4. Bing Shopping
is similar to Google in that it was launched as a complementary service to its search offering. Bing is the Microsoft search engine and shares a data marketing approach with its sister company LinkedIn.
Shopify is not a comparison engine. It is the leading technical e-commerce platform and hostsonline stores. Shopify recently announced the launch of , an app which provides access to its merchants’ products.
Although it is not a price comparison app, it has the potential to evolve into a marketplace of its own.
is the first clear-cut price comparison site in our listing. The company behind Bizrate is the same as Shopzilla, which you will find a little further down this list. A service like Connexity provides access to all of its comparison engines via one single integration.
is a new type of price comparison engine. It does a price check on Amazon on a recurring basis and presents users with price history and comparative data to decide on which products to buy there.
is a classic price comparison site with an international focus. It appears to specialize in the Middle East.
is part of Connexity and is one of the original price comparison sites.
was one of the original price comparison sites crawling and scraping websites to fill its database.
The next 10
11.: A more recent UK-based comparison engine.
12.: A global comparison engine owned by eBay.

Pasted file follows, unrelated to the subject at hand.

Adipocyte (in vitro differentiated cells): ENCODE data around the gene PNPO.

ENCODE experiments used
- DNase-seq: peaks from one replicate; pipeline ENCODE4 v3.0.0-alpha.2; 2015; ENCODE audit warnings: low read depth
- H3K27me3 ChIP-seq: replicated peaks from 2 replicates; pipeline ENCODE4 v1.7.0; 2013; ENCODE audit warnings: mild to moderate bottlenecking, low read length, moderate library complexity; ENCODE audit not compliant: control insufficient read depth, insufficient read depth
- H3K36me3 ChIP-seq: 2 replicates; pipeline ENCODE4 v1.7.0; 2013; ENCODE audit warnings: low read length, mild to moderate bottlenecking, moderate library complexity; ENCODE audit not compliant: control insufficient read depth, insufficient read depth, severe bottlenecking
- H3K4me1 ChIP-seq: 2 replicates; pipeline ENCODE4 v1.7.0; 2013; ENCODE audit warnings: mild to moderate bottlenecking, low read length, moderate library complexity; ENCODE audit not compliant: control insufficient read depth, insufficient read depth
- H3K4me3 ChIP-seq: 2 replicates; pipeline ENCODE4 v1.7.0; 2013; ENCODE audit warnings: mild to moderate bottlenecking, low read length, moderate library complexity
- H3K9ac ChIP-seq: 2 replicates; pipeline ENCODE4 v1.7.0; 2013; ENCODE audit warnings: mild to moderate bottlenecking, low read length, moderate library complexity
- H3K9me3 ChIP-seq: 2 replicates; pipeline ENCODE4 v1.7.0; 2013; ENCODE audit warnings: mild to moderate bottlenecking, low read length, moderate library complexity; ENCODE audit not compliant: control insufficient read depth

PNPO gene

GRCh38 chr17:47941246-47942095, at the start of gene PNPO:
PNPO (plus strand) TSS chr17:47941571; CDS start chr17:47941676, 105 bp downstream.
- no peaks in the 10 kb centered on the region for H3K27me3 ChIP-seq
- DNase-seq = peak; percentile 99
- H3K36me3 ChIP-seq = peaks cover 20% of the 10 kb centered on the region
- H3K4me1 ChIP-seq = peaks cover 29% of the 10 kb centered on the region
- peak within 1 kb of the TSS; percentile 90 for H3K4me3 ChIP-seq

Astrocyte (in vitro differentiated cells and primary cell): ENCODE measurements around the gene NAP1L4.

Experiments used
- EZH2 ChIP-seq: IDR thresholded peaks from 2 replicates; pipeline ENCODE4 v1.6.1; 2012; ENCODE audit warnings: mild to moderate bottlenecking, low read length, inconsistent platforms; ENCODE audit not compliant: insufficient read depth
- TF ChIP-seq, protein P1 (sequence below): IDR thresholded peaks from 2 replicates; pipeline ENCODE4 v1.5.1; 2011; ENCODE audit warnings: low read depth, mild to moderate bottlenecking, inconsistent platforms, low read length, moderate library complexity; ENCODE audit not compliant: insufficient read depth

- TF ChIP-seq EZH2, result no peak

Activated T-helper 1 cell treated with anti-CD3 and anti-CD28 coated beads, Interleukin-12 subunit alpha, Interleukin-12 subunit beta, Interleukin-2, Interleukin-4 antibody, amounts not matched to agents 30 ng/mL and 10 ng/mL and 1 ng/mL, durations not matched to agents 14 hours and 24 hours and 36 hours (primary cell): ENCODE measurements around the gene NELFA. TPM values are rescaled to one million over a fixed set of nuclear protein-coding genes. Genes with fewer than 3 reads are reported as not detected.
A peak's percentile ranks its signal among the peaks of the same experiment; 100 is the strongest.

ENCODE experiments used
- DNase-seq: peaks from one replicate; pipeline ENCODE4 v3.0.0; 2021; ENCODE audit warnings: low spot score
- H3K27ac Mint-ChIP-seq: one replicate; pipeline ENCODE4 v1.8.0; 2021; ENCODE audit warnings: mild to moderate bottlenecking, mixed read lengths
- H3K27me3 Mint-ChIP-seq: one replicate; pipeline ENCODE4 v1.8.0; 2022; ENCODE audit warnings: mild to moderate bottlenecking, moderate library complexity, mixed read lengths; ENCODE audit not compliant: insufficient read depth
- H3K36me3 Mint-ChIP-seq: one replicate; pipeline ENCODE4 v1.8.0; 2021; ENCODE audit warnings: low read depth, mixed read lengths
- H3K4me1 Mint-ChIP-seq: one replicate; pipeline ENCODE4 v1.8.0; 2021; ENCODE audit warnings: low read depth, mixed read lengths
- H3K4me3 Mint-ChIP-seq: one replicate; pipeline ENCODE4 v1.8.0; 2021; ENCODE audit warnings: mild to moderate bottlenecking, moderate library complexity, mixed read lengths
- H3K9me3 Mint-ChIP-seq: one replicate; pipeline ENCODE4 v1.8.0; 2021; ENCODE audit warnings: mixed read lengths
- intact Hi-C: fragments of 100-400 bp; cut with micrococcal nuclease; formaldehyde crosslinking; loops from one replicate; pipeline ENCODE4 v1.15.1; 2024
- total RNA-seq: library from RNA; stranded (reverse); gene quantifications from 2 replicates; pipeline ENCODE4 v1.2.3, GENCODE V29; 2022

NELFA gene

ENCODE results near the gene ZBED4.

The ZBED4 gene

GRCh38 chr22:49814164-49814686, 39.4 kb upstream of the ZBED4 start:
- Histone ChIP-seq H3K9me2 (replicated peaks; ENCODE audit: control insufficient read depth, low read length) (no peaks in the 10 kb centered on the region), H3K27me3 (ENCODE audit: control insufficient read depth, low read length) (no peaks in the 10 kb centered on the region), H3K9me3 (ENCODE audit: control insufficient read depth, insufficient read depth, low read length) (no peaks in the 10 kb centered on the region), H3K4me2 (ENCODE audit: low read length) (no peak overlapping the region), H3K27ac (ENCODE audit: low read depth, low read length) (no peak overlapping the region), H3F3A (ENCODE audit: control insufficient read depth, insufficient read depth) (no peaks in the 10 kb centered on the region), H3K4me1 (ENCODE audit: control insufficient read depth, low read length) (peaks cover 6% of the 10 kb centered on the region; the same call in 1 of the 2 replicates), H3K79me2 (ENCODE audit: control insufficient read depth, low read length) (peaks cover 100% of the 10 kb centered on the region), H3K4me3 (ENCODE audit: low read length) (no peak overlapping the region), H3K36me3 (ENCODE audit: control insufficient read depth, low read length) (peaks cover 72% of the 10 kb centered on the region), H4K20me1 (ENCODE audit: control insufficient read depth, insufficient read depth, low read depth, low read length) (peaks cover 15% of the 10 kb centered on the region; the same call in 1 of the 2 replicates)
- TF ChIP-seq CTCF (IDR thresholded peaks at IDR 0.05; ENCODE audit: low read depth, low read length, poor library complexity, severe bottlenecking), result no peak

13.: An Australian price comparison engine.
14.: One of the very first price comparison engines historically and part of Connexity.
15.: A European-focused price comparison site.
16.: A European-focused price comparison site bought by Yahoo and sold again.
17.: A product search front for the Connexity database.
18.: A product search engine.
19.: A U.K.-focused comparison engine.
20.: A shopping deals and coupon site.
Maximum distribution with minimum effort
Marketplaces and price comparison sites are distribution outlets for your e-commerce business. In order to use them, build a product feed from your catalog and decide which platforms or intermediaries can provide you with the widest distribution for the least effort and at the least cost.
You can even find additional opportunities in regional comparison engines if you have a good market fit and fulfillment solution in international markets.
View more information: https://www.fool.com/the-blueprint/price-comparison/